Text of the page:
Secondly, look at the amount of ultra-processed foods and particularly those high in refined/added sugars. Ultra-processed foods tend to contain lots of preservatives, flavour modifiers, and ingredients that your gut doesn’t necessarily break down. They also contain high amounts of sugar, and while your body requires energy, too much in the form of refined sugar can cause an overgrowth of bacteria which can leave you with digestive issues such as SIBO. 

Some foods such as dairy and gluten can also cause inflammation, which in turn has a negative effect on the gut – especially conditions such as coeliac disease. This does not mean you should be cutting out these foods; however, if you think you may be intolerant or sensitive to any foods then you should talk to your doctor and try to avoid them to reduce the risk of inflammation. Alcohol can also be included within foods to limit, as your body uses a lot of energy and resources trying to process and remove it from your system. However, there is some evidence that small amounts of red wine may be beneficial due to the polyphenols (antioxidants) which may help the good bacteria (2). 

Improve your Sleep Routine

The importance of a good sleep routine can never be emphasised enough – especially when it comes to improving your gut health. Your gut is responsible for producing many neurotransmitters such as dopamine and serotonin, which help with mood and sleep. Sleep gives your gut the chance to take a break so it can ensure there is the proper balance of bacteria in the gut, and that it is functioning properly.  

Your digestion and gut never stop working, even when you are asleep; however, sleep is when repair and maintenance happen. It is also a time when you are not eating food, giving the body (including the gut) time to check all systems are working as expected. A disruption in sleep, even a couple of nights (3) can alter the most healthy of gut microbiomes.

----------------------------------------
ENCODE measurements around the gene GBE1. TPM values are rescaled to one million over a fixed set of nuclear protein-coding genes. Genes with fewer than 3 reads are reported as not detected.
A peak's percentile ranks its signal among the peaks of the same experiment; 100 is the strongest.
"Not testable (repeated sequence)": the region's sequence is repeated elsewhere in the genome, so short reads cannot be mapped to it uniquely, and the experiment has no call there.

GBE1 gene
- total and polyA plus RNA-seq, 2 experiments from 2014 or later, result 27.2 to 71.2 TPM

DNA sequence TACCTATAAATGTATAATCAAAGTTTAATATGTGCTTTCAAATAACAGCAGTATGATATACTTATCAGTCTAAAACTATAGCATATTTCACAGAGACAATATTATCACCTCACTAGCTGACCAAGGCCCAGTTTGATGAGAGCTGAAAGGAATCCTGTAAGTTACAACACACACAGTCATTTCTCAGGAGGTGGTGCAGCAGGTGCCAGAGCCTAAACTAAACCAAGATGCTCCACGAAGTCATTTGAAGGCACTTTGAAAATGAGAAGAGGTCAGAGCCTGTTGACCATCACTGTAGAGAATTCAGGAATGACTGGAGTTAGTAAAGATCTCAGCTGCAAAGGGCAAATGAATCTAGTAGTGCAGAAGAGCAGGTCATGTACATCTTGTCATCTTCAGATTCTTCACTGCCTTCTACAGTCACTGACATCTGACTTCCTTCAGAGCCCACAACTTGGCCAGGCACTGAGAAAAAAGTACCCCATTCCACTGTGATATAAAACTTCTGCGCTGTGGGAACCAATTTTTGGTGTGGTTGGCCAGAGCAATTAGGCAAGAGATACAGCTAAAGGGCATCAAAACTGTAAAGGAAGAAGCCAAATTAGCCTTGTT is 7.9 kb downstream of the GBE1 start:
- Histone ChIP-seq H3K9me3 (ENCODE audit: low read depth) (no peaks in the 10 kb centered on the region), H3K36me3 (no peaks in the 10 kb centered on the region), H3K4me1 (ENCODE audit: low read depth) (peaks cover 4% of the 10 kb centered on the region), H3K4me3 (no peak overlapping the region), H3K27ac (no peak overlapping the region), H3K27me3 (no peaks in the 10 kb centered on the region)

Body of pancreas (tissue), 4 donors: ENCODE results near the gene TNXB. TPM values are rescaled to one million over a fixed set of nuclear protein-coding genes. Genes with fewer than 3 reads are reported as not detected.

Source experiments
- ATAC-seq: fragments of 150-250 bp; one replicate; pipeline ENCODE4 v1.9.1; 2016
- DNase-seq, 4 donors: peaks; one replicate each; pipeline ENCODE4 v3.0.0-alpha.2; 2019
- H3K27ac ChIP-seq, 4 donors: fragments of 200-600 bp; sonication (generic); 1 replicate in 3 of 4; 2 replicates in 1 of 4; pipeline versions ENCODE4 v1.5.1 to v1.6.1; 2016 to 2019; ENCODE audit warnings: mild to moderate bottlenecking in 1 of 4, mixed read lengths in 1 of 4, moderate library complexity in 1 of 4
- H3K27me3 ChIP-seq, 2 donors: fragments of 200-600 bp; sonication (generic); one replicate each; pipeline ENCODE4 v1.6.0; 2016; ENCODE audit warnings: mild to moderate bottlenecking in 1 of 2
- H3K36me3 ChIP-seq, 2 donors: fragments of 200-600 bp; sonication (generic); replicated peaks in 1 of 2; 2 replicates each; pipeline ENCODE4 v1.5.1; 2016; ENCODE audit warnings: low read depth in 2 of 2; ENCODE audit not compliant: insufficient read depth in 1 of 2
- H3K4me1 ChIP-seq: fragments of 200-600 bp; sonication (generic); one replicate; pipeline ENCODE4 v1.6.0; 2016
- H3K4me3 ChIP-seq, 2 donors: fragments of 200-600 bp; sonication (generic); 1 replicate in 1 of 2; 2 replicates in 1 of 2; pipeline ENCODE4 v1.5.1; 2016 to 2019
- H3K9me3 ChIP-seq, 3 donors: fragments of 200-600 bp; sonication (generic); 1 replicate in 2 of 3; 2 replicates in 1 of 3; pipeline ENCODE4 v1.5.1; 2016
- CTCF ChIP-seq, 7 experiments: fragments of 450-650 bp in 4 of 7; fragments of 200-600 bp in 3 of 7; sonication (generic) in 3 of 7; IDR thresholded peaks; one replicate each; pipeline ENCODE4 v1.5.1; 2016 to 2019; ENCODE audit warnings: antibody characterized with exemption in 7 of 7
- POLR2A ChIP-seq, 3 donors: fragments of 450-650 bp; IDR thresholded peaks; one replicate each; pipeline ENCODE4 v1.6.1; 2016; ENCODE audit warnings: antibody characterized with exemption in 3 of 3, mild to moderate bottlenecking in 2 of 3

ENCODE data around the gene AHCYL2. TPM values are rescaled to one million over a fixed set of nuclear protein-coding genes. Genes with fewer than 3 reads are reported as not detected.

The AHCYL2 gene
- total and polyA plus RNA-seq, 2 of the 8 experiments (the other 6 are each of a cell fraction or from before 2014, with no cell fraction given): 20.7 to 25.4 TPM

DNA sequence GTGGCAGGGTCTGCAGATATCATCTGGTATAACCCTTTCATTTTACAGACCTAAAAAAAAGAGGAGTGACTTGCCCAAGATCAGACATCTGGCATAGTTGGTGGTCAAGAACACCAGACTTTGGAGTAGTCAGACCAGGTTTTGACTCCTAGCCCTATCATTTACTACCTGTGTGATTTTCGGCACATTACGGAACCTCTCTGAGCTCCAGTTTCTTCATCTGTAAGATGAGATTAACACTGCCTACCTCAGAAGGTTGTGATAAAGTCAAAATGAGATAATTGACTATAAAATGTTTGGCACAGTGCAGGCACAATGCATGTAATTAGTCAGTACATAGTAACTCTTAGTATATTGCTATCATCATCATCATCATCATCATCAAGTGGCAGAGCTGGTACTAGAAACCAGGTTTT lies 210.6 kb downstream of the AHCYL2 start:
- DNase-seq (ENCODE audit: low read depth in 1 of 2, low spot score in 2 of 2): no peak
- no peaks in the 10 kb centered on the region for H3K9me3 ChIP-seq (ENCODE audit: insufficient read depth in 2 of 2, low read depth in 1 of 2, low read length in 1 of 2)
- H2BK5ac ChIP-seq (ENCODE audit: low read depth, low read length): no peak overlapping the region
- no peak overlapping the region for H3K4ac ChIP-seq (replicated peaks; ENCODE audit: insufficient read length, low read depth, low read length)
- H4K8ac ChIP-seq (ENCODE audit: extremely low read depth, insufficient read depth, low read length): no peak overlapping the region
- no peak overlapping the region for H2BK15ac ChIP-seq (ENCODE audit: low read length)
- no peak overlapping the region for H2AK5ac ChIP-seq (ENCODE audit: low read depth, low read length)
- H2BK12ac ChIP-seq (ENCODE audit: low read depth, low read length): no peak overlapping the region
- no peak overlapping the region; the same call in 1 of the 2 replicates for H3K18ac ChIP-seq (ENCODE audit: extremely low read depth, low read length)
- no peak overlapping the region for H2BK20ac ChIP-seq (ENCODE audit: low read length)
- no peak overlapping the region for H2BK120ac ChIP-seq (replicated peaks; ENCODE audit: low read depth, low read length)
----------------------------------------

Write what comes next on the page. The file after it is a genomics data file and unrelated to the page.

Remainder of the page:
You can improve your sleep by: 

  • Getting into a sleep routine based on 7-8 hours each night, for example, 10pm-6am 
  • Stop using your devices an hour before bed 
  • Keeping your bedroom dark and cool (around 18°C)
  • Limit caffeine in the afternoon (4)
  • Take a melatonin supplement (talk to GP first)
  • Replace mattress, pillows, and covers if they are no longer comfortable 

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Hydrate your Gut

Water is needed for every cell in your body and it is particularly important when it comes to your gut. It is essential for digestion as it helps to get things started after a meal and is also involved in moving things along, and clearing out waste. As waste food travels along your digestive system, your gut bacteria feed off of the waste products and any water your body needs, is absorbed. However, if you are dehydrated then there is very little water available, which can result in constipation, slow digestion, and bloating. It may also lead to acid reflux or stomach ulcers.